Today, conventional agricultural treatments such as fertilizers and various pesticides can be applied using drones, or in this context also called remotely piloted aerial application systems (RPAAS) [8]. This is one of the main services we provide at Drone Commander Australia. These systems are quickly becoming accepted as the most precise and effective way to disperse granular and liquid treatments of all sorts. Additionally, when considering liquid treatments, the turbulence created by a drone’s rotors help the droplets penetrate the crop’s canopy, thus providing a good coverage of leaves closer to the ground [8]. When it comes to the elimination of pests, be it weeds, insects, larvae, rodents or fungi, applying with precision can mean the difference between maintaining the crop and suffering a loss.

For example, an American study in 2020 found that RPAAS disperse more herbicide droplets onto weeds’ leafy regions than backpack sprayers [8]. In this study the drone was programed to release only 27% of the amount of herbicide used by backpack sprayer. However, the drone was able to target and cover 4 times the amount of weed leaves with the spray and thus was effective at eliminating more of them. Additionally, the drone completed the task approximately 3 times faster than the human.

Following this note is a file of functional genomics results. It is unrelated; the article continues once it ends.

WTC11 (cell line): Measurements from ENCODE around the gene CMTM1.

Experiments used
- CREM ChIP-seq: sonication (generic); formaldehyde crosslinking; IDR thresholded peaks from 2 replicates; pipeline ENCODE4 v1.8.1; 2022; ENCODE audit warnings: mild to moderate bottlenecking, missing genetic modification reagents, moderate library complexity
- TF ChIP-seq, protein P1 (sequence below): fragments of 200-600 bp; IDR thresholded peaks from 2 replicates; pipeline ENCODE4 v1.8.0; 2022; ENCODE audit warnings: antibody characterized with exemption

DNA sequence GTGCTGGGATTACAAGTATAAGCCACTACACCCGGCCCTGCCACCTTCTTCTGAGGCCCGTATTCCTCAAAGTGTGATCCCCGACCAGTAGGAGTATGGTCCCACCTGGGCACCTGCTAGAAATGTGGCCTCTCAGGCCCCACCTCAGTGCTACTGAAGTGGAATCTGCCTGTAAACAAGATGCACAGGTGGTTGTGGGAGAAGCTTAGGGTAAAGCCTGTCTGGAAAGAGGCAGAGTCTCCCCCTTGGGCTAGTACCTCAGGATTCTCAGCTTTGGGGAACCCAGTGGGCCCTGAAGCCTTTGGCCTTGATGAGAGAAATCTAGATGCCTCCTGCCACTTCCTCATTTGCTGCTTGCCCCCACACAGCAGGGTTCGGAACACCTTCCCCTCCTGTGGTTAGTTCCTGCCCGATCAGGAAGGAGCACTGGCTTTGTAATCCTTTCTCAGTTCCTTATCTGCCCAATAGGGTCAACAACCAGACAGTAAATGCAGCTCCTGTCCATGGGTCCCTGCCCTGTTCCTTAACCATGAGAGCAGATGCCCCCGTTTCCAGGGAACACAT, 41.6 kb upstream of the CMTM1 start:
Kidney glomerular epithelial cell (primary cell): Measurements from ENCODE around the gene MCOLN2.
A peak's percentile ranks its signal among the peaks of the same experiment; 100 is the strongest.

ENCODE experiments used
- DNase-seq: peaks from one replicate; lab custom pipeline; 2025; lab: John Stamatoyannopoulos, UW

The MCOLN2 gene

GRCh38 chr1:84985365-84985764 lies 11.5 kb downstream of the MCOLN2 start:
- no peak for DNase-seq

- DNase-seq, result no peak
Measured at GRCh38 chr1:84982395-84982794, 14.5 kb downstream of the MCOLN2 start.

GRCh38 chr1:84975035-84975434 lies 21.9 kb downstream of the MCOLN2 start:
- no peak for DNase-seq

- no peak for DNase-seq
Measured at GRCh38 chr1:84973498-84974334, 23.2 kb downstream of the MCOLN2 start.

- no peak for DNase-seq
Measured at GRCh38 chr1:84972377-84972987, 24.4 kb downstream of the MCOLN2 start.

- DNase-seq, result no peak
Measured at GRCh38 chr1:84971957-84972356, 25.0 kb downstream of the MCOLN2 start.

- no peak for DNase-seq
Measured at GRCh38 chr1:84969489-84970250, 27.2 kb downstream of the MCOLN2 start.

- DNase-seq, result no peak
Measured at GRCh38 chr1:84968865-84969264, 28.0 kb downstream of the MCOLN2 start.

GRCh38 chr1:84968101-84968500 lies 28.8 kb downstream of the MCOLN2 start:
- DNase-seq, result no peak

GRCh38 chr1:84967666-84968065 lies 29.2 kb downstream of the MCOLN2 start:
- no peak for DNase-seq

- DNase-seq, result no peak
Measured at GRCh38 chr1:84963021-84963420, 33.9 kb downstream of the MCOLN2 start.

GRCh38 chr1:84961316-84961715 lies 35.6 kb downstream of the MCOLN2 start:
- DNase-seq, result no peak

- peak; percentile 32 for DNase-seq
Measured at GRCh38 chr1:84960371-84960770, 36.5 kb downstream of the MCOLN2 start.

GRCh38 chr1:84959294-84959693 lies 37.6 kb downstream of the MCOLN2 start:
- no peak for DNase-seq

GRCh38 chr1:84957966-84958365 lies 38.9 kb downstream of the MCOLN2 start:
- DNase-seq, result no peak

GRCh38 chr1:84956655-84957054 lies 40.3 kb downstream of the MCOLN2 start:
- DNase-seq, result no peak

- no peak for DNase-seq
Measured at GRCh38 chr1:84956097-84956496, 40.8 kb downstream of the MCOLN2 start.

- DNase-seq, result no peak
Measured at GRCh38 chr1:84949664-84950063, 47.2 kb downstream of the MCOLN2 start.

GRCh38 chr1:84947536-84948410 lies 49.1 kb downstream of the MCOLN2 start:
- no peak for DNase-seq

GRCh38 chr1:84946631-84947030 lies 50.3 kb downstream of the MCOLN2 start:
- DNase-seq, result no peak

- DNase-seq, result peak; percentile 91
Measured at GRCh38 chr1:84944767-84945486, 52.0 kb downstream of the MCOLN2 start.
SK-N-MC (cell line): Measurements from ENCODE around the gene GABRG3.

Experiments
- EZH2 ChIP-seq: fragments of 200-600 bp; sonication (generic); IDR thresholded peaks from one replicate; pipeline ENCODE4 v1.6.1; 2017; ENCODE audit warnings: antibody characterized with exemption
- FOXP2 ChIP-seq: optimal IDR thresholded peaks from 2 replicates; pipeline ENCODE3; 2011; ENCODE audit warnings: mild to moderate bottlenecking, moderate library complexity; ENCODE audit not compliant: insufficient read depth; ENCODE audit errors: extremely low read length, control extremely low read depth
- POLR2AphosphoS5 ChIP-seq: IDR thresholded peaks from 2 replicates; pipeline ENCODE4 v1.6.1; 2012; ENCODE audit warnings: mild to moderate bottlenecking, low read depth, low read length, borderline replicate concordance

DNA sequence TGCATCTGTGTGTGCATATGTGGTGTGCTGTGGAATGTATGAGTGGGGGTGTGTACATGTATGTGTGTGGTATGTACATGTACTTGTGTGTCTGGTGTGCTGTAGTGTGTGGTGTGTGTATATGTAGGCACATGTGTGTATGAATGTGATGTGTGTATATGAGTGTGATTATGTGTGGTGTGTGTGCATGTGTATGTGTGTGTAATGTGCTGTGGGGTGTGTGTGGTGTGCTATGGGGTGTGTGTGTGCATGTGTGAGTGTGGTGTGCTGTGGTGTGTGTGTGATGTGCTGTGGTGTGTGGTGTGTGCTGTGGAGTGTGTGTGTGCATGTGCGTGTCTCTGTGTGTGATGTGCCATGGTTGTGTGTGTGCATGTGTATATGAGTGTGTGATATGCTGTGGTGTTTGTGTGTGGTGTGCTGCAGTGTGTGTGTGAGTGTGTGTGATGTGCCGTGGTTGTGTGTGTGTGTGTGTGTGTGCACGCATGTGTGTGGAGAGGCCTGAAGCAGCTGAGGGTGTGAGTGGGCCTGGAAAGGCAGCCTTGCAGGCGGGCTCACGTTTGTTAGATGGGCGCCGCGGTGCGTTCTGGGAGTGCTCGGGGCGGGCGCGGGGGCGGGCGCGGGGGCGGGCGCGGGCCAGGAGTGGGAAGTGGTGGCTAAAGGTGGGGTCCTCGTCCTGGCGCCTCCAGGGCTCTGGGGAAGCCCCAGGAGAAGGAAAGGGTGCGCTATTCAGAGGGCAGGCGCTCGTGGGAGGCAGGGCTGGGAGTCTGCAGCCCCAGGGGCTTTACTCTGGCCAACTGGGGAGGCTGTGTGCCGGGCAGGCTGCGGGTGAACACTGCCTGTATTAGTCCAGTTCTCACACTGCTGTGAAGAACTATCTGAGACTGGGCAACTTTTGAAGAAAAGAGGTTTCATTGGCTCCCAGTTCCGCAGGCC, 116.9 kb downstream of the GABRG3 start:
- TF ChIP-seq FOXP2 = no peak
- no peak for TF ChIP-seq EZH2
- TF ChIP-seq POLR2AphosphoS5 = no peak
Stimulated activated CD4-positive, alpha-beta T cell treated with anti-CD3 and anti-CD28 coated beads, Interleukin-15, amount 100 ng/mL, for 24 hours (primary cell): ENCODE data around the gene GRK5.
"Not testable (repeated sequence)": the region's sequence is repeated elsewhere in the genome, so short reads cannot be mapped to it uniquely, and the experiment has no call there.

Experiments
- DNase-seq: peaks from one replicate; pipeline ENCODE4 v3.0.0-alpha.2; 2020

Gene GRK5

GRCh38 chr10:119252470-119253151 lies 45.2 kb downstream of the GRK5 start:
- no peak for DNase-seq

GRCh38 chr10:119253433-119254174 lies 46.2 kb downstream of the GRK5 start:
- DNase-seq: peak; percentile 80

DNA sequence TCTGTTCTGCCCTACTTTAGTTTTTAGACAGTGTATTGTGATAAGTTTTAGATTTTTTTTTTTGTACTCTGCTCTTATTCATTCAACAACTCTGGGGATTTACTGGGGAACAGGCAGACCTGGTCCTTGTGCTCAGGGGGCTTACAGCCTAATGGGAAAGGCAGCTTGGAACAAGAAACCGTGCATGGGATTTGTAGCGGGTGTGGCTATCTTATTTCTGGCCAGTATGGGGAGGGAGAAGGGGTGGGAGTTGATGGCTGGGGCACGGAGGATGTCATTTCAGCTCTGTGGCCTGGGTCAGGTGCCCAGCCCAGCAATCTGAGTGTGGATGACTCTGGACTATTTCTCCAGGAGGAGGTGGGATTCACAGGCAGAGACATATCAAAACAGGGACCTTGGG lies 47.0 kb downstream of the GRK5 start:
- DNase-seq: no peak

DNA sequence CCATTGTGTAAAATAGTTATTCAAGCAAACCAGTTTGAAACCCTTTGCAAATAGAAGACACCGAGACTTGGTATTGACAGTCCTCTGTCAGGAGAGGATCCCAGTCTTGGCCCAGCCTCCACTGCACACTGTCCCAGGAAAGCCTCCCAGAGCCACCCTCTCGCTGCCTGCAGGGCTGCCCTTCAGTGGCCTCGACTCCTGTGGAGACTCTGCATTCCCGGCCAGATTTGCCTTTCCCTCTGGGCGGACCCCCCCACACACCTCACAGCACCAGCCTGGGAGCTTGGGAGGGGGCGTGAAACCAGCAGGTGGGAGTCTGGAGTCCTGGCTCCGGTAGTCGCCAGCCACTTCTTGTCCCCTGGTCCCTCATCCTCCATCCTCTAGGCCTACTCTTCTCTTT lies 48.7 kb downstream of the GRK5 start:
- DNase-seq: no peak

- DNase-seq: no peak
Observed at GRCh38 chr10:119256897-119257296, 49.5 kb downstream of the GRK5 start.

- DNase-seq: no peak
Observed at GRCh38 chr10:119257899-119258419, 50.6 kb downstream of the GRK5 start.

Other treatments, such as baits for pests, can also be more effectively dispersed with the use of drones than by helicopter, and not surprisingly, significantly faster than application by hand. Two of the most destructive pests in Eastern Australia, the Fall armyworm and mice, are very effectively treated by drone – some of Drone Commander Australia’s biggest services.